Get the article machine translated. If you can not copy-paste from the PDF, it would be convenient to do some sort of OCR on it. An alternative that requires work is to retype the (relevant parts of) the article with a Cyrillic keyboard. There almost certainly exists software or internet applications for typing Cyrillic letters. I understand there also exist applications that recognize text from a picture and translate them on the fly.
Have, side-by-side, the machine translated article and the original article. Since you hopefully have domain knowledge, you can read the translation, figure out what the funny and strange parts mean, and get the gist of the meaning. When this does not work, check the relevant passage in the original article and use a dictionary to check individual words. If this is not enough, search for translations of sequences of words. Some of them might be fixed phrases or idioms.
Tatoeba is a fine website for seeing phrases in context and possibly their translations. It also has a non-trivial amount of mathematics sentences in many languages.
Knowing a bit of the language helps
You might want to get familiar with the Russian alphabet and rough pronunciation rules. Get a flashcard program, such as Ankidroid/Anki, and a suitable deck for it, and learn them. It should not take that long. The painful alternative is to have e.g. the Wikipedia page for Russian alphabet open on the side and checking the letters there until you remember them.
For a slightly larger investment, use something like Duolingo to learn the very basics of the language. This, combined with your domain knowledge of mathematics, will make it possible to read mathematical text with reasonable fluency surprisingly fast.
I know a bit of French and can read mathematics in French, Spanish and Portuguese so that I get the main points of the text, and in fact, have a read a couple of French articles in detail. I know Scandinavic languages and can figure out mathematical German, most of the time, without having studied it.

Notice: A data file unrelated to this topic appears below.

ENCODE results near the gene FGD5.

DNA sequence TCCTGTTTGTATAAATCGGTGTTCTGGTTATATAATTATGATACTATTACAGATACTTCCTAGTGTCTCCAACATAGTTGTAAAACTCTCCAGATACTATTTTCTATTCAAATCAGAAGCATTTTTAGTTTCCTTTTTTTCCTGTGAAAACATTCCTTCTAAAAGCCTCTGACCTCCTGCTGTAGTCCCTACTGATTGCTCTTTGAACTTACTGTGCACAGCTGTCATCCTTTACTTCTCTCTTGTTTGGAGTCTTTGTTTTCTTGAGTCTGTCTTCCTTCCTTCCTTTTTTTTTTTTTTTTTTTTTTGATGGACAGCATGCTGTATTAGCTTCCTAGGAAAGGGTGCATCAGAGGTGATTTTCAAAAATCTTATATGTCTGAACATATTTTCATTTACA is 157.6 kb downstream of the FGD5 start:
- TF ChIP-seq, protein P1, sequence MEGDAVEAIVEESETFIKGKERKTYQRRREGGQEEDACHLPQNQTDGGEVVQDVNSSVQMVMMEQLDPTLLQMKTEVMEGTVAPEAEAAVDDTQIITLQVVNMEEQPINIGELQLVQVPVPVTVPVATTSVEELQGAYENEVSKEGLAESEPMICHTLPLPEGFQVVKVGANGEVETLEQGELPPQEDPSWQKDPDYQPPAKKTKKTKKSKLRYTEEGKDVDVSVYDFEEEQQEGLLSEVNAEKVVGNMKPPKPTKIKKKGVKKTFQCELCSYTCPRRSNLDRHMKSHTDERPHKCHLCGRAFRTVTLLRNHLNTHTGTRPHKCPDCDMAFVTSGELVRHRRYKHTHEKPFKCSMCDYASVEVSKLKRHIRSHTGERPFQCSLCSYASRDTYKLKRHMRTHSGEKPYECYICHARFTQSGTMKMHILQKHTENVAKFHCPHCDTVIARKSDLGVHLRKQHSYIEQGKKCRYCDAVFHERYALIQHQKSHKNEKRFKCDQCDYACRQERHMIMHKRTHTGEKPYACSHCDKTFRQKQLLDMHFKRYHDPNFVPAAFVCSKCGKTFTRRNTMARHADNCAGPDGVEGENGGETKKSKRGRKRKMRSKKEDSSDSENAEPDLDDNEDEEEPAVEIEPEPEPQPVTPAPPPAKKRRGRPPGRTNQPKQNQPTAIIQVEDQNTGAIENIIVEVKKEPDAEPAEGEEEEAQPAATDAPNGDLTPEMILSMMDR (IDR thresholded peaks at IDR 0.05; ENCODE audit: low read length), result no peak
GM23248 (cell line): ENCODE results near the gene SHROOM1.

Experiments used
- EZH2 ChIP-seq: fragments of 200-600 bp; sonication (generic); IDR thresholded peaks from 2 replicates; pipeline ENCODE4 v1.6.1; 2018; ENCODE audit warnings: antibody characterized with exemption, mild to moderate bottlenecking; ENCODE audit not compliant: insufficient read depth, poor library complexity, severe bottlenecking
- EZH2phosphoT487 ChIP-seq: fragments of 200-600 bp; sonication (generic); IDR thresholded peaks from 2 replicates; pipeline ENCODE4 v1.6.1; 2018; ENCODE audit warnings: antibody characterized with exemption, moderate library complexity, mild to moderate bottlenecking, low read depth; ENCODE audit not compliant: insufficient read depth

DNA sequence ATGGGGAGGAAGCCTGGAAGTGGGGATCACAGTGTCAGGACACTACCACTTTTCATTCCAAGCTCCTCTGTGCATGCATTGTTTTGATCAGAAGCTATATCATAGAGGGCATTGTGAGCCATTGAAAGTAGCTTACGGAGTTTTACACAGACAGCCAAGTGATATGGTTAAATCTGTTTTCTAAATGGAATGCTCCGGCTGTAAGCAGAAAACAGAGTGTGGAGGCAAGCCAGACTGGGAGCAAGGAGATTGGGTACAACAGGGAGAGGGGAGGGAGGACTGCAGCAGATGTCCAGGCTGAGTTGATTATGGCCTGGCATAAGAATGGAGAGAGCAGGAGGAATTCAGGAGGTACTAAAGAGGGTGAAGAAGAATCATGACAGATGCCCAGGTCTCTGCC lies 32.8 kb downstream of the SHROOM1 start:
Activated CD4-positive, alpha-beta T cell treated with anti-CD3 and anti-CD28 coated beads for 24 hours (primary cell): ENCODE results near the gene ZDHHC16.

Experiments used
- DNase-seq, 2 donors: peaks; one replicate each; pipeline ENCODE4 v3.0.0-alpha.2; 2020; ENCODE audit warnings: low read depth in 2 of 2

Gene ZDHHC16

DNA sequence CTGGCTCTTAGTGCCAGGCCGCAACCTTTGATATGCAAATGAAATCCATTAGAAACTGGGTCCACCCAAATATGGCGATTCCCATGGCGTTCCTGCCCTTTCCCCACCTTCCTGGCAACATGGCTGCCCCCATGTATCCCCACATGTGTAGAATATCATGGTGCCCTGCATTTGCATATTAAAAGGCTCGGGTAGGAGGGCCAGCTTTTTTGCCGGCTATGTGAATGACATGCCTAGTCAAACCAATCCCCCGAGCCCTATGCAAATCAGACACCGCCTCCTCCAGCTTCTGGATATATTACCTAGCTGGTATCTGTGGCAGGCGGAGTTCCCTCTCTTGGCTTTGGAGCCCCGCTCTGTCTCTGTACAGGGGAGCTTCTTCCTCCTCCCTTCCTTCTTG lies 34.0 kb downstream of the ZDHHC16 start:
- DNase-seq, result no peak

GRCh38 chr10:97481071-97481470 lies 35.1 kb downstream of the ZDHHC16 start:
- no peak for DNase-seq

Workload of learning the alphabet
You can spend as much or as little initial time as you want. After the initial rush, this will require an upkeep of couple of minutes per day, and any other activity with the language reduces this to essentially nothing. Source: I have learned hirakana and katakana and upkeep them without learning further Japanese.
Workload of learning the basics of a language
Note that you are mainly interested in passive understanding of written text, which is one of the easier parts. Basics of pronunciation help, because you typically want to read text by pronouncing it mentally at the same time.
Doing as little as a single lesson of Duolingo, little bit of Clozemaster (more advanced) or taking on a relevant Anki deck slowly leads to progress, as long as you have a plan that ensures you learn what you learn fluently and move further every now and then. The daily amount does not matter that much; you want constant exposure to aspects of the language you have not mastered yet and some repetition of the (possibly very limited) aspects you have mastered.
Your objectives are to:
- Get a feel for words in the language. This allows you to identify loan words and compound words or equivalent structures. Loan words are frequent and important in technical texts.
- Learn a bit of grammar. Where is the verb in the sentence located? What about object and subject? How to recognise a question?
- Frequent words like 'and' and 'or'. Prepositions, even though their precise meaning can be challenging; but at least you will know something is a preposition when you see it, and this already helps a lot.
- Along the way, you will learn some vocabulary. Some of it helps (basic verbs, numbers), some not so much (animals, restaurants, etc.). But think of it as a bonus, not the substance.
Something like ten minutes per day, more or less every day, will already lead to slow progress, and every little bit helps much more than it should. This is due to your domain knowledge and knowing a related language (English) or maybe several; most people in world already know at least two languages.
It is a marathon, not a sprint; binging on the language is unlikely to give lasting results. Instead, the aim is to form a lightweight habit.
If you are relying on a particular lemma from the paper, for example, then it is worthwhile to verify you have understood it precisely correctly. Confusing, for example, "if" and "only if" is not nice in mathematics. But probably your domain knowledge helps you here, so that you will already see if the translation is wrong.